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engineering faculty are more likely to report that they feel marginalized and isolated at their institution, have less job satisfaction, have unequal lab space, unequal salary, unequal recognition through awards and prizes, unequal access to university resources, and unequal invitations to take on important administrative responsibilities, especially those that deal with the future of the department or the research unit. The fact that this study has been replicated at other institutions says that this is not an MIT specific problem. This is a generalized problem about the way women faculty at research-intensive universities experience their career environment. (Tilghman, 2004:9)1

This chapter examines variables that could contribute to a faculty member’s ability to excel at teaching and research. It asks about factors related to equitable treatment of male and female faculty at research-intensive institutions in the six disciplines surveyed, whether there are gender differences in salary, publications, or the inclination to remain at that university, and whether differential treatment accounts for any gender differences in salary, publications, or the inclination to move on. The variables of primary interest to us fall into three categories: professional life, institutional resources, and climate. Under professional life, we include how much of each of the following a faculty member does: the amount of research; the amount of teaching, advising, supervising, and mentoring; and the amount of service to the university or broader community. Under institutional resources sometimes provided to support a faculty member’s teaching and research, we include start-up funds, summer salary, travel funds, reduced teaching loads, laboratory space and equipment, and staff (postdocs, research assistants, clerical support). Under climate, we include variables that can contribute to a faculty member’s sense of engagement or marginalization within the department and the institution, such as whether the faculty member is mentored by more experienced colleagues, whether the faculty member is asked to contribute to important decisions in the department and the university, and whether a faculty member regularly engages in conversation about research and teaching with his or her colleagues.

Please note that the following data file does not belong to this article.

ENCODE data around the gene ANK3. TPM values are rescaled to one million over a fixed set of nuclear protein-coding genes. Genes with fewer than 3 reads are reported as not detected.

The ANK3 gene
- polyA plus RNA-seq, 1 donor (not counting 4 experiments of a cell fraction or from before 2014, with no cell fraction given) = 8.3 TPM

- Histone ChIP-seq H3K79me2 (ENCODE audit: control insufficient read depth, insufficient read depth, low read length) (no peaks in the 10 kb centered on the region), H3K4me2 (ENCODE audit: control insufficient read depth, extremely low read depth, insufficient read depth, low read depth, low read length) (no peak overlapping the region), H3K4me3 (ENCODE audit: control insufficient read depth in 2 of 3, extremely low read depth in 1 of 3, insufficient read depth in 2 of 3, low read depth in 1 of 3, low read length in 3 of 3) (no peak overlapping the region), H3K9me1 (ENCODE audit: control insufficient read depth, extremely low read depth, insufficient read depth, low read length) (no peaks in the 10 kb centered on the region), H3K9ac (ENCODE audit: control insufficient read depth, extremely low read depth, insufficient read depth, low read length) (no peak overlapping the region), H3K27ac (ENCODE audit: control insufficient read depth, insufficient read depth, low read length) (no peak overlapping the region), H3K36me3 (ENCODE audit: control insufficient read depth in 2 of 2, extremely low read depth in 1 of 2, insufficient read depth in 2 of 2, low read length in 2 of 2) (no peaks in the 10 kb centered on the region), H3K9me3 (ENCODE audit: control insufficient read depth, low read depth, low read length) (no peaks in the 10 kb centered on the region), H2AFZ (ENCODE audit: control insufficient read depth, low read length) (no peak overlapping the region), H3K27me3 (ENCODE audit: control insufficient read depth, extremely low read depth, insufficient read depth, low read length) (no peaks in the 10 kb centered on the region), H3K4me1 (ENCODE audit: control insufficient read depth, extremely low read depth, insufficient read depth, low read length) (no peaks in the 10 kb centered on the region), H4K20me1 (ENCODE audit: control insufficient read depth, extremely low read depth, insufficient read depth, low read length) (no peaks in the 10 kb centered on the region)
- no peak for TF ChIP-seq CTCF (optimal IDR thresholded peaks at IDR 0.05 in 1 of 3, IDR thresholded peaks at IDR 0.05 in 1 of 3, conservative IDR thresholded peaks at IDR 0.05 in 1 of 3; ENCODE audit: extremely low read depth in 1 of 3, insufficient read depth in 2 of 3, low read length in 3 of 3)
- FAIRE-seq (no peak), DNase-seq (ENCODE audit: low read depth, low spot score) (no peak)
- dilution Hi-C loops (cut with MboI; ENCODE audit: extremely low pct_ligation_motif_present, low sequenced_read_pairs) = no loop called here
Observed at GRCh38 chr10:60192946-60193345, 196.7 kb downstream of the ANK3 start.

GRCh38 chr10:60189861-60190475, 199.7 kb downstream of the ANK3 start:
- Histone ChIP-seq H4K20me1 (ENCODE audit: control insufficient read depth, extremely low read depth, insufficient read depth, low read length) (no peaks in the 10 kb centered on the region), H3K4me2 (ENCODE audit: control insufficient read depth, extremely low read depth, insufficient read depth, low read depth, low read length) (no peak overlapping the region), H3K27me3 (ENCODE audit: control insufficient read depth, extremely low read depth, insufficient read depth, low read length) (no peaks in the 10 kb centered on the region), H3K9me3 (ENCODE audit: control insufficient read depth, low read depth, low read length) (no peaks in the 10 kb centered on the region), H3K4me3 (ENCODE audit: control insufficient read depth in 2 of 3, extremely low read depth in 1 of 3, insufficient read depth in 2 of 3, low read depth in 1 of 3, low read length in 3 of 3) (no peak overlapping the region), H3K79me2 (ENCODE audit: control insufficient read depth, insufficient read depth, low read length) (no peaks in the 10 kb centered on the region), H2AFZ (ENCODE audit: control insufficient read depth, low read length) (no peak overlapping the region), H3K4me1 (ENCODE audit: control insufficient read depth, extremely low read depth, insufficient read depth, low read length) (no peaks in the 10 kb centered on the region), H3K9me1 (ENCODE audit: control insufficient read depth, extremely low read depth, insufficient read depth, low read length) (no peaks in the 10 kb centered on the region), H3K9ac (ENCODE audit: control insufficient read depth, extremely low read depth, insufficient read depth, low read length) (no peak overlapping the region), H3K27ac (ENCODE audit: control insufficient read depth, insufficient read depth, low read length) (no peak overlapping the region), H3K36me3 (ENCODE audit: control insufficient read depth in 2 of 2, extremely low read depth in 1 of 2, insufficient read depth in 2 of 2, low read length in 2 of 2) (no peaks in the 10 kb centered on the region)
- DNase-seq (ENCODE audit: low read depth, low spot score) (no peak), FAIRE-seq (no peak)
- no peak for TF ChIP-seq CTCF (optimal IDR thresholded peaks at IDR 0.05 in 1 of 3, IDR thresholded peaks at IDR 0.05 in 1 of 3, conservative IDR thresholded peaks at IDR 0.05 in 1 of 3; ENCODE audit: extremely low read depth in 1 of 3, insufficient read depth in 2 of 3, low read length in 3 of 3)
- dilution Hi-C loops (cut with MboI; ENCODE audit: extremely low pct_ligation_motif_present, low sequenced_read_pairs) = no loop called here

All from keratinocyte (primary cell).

Three initial comments are necessary prior to proceeding with the assessment. First, there are dozens of factors that together comprise a faculty member’s job, from the number of students she teaches, to whether she has the newest equipment in her lab, to whether she thinks her peers are collegial. One major benefit that studies of hiring, tenure, and promotion have is that there is a dichotomous end point that helps to focus attention. The study of professional activities, institutional resources, climate, and outcomes lacks this. Therefore, anchoring the analysis is somewhat more challenging. Second, the following analysis is descriptive. Essentially, what is reported here about professional life, institutional resources, and climate is the average response of male and female faculty to a

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Shirley Tilghman, 2004, “Ensuring the Future Participation of Women in Science, Mathematics, and Engineering,” in National Research Council, The Markey Scholars Conference: Proceedings, Washington, DC: National Academies Press, pp. 7-12.



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